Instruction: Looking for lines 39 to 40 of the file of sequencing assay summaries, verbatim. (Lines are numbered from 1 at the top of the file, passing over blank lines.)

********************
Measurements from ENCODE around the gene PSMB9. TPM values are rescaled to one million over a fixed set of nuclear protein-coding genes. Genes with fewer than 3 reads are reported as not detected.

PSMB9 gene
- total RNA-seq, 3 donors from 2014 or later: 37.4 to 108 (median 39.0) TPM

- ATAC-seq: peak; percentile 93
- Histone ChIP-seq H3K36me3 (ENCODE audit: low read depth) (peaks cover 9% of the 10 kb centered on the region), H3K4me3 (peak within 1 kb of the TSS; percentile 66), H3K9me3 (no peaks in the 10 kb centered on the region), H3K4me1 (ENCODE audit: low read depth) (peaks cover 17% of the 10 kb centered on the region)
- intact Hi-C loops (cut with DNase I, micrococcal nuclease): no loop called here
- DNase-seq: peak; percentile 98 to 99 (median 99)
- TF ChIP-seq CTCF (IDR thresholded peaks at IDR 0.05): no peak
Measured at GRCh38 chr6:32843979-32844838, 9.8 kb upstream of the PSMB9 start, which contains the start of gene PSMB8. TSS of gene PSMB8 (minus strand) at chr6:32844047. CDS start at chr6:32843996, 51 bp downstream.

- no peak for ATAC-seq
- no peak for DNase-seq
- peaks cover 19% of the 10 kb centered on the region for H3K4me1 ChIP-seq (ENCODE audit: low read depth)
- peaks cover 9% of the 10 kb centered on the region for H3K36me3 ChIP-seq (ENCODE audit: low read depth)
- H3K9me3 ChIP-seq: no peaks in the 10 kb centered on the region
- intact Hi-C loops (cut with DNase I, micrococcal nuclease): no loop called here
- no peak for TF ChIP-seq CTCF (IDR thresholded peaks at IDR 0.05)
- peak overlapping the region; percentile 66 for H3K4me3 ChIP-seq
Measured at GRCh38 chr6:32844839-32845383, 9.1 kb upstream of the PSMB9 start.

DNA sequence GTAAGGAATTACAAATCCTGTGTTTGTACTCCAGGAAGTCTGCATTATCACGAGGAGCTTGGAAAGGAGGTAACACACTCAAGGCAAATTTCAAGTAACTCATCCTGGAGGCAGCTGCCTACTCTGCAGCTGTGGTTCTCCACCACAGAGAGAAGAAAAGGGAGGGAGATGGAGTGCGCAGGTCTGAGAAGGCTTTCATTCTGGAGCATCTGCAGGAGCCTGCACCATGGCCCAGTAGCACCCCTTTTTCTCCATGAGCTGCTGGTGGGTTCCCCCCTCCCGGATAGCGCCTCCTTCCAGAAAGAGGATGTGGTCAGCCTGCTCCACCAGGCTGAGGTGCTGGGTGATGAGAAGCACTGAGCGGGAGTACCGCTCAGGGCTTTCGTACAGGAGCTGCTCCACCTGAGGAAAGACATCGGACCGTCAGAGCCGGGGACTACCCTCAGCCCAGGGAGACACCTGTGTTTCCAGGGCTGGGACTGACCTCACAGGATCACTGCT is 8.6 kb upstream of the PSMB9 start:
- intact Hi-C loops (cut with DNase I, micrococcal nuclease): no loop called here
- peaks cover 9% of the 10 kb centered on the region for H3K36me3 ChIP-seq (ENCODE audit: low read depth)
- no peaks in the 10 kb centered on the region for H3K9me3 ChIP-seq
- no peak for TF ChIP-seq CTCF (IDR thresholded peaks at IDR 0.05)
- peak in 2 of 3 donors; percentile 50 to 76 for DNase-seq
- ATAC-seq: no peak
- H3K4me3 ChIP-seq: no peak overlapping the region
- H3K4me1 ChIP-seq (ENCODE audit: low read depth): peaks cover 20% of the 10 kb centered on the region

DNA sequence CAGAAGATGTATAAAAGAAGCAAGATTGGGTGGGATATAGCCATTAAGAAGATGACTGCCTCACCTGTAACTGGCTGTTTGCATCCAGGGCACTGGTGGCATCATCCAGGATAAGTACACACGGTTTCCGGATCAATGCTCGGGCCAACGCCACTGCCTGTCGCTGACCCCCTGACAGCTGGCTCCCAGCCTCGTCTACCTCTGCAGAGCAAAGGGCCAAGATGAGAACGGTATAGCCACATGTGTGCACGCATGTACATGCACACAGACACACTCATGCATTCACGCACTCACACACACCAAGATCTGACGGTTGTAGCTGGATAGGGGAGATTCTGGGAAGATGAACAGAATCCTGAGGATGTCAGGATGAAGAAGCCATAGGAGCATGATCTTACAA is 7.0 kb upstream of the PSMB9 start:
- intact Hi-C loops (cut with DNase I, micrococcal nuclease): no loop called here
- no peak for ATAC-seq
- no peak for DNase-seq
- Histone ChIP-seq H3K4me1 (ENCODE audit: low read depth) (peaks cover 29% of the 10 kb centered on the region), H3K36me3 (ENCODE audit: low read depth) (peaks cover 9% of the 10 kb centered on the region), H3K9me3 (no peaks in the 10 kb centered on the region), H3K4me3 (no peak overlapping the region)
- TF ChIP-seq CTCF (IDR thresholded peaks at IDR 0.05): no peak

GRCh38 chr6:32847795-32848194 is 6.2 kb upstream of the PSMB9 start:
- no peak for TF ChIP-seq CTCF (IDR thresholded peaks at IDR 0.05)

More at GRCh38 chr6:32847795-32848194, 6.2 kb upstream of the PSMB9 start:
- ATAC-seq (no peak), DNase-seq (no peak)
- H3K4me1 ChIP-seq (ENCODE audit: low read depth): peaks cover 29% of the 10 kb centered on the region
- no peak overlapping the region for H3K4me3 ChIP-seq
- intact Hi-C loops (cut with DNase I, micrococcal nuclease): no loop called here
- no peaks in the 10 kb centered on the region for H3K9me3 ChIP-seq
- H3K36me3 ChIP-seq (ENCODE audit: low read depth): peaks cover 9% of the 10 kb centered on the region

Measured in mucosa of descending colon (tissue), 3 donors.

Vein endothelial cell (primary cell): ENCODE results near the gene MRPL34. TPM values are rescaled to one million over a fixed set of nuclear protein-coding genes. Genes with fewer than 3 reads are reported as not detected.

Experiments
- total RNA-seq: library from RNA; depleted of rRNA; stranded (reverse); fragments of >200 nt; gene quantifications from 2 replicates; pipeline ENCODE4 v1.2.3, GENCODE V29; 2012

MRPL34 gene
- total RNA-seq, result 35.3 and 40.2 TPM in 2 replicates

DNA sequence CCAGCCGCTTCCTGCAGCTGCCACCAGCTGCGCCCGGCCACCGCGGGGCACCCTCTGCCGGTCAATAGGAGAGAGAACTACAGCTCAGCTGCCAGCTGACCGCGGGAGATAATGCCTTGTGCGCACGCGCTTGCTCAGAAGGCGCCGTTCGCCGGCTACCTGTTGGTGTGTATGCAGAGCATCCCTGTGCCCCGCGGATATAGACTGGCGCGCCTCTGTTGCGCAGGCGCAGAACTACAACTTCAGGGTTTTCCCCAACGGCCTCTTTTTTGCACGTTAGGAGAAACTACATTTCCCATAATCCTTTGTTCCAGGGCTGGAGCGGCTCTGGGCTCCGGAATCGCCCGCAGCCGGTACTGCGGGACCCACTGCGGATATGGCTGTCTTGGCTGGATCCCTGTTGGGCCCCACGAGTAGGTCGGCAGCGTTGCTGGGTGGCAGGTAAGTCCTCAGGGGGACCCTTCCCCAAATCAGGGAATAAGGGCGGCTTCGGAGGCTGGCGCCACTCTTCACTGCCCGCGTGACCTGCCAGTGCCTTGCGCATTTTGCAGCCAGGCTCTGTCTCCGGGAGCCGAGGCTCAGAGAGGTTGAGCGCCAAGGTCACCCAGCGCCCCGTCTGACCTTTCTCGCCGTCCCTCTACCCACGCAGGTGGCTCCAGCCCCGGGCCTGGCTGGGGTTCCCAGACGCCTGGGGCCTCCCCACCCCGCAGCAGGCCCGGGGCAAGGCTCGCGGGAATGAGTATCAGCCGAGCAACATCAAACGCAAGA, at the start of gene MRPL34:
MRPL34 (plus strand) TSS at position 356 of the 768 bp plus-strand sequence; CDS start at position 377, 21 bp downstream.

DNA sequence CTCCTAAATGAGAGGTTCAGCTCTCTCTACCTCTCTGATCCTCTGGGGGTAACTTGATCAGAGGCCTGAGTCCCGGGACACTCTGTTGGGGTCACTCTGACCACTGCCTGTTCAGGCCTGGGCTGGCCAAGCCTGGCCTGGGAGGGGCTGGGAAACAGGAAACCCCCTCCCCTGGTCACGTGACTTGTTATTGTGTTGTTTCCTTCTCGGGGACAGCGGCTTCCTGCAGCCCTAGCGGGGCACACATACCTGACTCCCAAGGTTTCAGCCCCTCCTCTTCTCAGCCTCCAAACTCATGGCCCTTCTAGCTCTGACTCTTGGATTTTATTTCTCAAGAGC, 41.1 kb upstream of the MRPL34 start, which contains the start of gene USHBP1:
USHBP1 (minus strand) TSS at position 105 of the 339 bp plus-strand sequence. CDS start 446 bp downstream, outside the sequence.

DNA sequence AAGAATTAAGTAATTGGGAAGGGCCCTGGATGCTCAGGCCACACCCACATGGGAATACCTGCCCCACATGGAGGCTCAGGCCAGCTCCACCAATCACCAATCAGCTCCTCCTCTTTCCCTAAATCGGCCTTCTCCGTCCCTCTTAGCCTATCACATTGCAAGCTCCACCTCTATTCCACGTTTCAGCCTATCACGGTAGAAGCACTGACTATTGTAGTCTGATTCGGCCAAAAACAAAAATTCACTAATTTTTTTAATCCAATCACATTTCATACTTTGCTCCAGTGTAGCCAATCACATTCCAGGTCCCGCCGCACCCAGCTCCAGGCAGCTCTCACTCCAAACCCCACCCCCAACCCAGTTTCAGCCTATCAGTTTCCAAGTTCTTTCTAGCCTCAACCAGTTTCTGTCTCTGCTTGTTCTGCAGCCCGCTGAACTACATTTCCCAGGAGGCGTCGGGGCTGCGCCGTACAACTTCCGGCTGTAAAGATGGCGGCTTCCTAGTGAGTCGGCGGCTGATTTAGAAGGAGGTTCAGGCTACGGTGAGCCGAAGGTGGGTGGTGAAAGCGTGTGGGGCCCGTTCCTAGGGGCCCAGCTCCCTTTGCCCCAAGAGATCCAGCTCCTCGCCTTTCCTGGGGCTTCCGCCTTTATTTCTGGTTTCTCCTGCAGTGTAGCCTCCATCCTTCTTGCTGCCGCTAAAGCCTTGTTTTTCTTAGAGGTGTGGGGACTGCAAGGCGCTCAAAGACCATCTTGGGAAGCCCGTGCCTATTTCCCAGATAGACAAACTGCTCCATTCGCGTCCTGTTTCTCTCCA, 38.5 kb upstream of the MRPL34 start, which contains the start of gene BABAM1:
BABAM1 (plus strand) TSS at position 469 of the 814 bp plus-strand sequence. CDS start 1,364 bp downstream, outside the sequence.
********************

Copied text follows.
- no peak overlapping the region for H3K4me3 ChIP-seq
- intact Hi-C loops (cut with DNase I, micrococcal nuclease): no loop called here